The study was done by TRL and Point 2 has put the conclusion letters on their website. They DO NOT state a reduction in injury! They describe a reduction in force and deformation that MAY result in injury. There is NO way to measure injury reduction without extended times of analysis of injuries incurred on XC.

                                        I bolded and capitalized because this is a common misconception of the testing.

                                        Reed
                                        I think that misconception will be reinforced by this article- the language it uses is that the testing showed an increase of protection to the spine by 69% and the "air bag vest also reduced the risk of rib fractures and underlying organ damage by as much as 20 percent"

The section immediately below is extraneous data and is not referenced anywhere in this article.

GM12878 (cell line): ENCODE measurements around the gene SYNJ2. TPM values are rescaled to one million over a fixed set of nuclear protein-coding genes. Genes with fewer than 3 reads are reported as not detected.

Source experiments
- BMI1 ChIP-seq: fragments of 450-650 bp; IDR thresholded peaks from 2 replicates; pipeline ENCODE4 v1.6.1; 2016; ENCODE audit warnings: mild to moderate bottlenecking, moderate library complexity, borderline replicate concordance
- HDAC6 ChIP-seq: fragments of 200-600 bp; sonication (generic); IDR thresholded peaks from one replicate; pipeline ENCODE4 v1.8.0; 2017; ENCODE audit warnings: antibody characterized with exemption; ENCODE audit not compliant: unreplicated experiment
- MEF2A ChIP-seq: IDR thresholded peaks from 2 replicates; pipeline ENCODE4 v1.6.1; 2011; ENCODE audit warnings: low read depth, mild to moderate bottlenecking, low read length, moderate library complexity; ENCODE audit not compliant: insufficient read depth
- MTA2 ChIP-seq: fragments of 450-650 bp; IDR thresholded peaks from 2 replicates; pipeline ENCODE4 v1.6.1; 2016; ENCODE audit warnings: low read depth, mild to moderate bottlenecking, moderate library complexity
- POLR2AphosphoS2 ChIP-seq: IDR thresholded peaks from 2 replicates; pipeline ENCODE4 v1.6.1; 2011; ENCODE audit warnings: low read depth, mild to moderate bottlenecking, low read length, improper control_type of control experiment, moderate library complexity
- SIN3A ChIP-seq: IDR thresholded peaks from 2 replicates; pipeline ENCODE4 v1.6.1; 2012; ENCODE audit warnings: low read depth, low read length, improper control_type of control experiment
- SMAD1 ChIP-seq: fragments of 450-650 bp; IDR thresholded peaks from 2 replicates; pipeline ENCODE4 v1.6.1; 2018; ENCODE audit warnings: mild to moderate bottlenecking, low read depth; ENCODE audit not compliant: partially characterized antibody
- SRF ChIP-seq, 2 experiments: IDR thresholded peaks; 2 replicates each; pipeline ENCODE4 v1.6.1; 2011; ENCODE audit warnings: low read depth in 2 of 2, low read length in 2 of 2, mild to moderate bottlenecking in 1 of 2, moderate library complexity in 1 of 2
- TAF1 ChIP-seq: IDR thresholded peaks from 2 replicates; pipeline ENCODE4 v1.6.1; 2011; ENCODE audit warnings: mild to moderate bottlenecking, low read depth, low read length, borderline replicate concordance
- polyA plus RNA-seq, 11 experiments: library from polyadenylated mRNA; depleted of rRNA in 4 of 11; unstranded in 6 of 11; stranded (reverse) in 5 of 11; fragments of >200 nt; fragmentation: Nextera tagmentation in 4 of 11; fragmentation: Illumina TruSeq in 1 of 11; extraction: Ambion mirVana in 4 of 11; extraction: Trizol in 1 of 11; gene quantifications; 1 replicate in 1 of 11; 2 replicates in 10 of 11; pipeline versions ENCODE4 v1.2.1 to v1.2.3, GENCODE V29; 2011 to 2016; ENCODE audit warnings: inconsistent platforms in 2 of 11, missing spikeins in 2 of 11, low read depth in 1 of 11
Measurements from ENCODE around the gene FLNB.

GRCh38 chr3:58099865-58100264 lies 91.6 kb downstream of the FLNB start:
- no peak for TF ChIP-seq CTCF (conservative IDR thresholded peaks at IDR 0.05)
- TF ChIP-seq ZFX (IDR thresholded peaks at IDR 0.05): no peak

RBP- I will pass that along when she calls and let you know if you will getting a new vest via my mom
                                        There is something about the outside of a horse that is good for the inside of a man.(Churchill)

                                        Comment